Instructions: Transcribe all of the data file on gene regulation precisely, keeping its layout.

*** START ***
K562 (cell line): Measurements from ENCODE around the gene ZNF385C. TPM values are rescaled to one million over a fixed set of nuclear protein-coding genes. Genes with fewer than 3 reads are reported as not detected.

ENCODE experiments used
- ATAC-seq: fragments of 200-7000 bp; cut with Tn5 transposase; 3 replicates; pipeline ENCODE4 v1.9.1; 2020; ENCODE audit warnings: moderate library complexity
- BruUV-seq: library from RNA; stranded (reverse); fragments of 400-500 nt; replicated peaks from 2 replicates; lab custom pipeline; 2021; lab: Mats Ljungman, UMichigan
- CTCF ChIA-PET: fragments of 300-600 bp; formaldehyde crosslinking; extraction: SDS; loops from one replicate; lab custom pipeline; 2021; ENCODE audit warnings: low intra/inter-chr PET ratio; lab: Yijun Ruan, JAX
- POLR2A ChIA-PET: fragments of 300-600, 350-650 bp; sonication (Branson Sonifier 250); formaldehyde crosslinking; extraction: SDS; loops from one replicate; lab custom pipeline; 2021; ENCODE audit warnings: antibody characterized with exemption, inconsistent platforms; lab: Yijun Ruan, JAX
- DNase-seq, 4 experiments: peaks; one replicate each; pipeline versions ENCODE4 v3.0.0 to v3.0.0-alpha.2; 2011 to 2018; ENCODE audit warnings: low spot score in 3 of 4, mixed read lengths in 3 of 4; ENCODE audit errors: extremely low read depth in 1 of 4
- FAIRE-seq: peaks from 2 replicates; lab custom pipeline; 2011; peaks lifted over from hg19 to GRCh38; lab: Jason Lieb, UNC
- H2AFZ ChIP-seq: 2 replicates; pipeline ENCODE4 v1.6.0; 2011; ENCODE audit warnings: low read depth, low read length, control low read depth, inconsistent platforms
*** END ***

K562 (cell line): Measurements from ENCODE around the gene ZNF385C. TPM values are rescaled to one million over a fixed set of nuclear protein-coding genes. Genes with fewer than 3 reads are reported as not detected.

ENCODE experiments used
- ATAC-seq: fragments of 200-7000 bp; cut with Tn5 transposase; 3 replicates; pipeline ENCODE4 v1.9.1; 2020; ENCODE audit warnings: moderate library complexity
- BruUV-seq: library from RNA; stranded (reverse); fragments of 400-500 nt; replicated peaks from 2 replicates; lab custom pipeline; 2021; lab: Mats Ljungman, UMichigan
- CTCF ChIA-PET: fragments of 300-600 bp; formaldehyde crosslinking; extraction: SDS; loops from one replicate; lab custom pipeline; 2021; ENCODE audit warnings: low intra/inter-chr PET ratio; lab: Yijun Ruan, JAX
- POLR2A ChIA-PET: fragments of 300-600, 350-650 bp; sonication (Branson Sonifier 250); formaldehyde crosslinking; extraction: SDS; loops from one replicate; lab custom pipeline; 2021; ENCODE audit warnings: antibody characterized with exemption, inconsistent platforms; lab: Yijun Ruan, JAX
- DNase-seq, 4 experiments: peaks; one replicate each; pipeline versions ENCODE4 v3.0.0 to v3.0.0-alpha.2; 2011 to 2018; ENCODE audit warnings: low spot score in 3 of 4, mixed read lengths in 3 of 4; ENCODE audit errors: extremely low read depth in 1 of 4
- FAIRE-seq: peaks from 2 replicates; lab custom pipeline; 2011; peaks lifted over from hg19 to GRCh38; lab: Jason Lieb, UNC
- H2AFZ ChIP-seq: 2 replicates; pipeline ENCODE4 v1.6.0; 2011; ENCODE audit warnings: low read depth, low read length, control low read depth, inconsistent platforms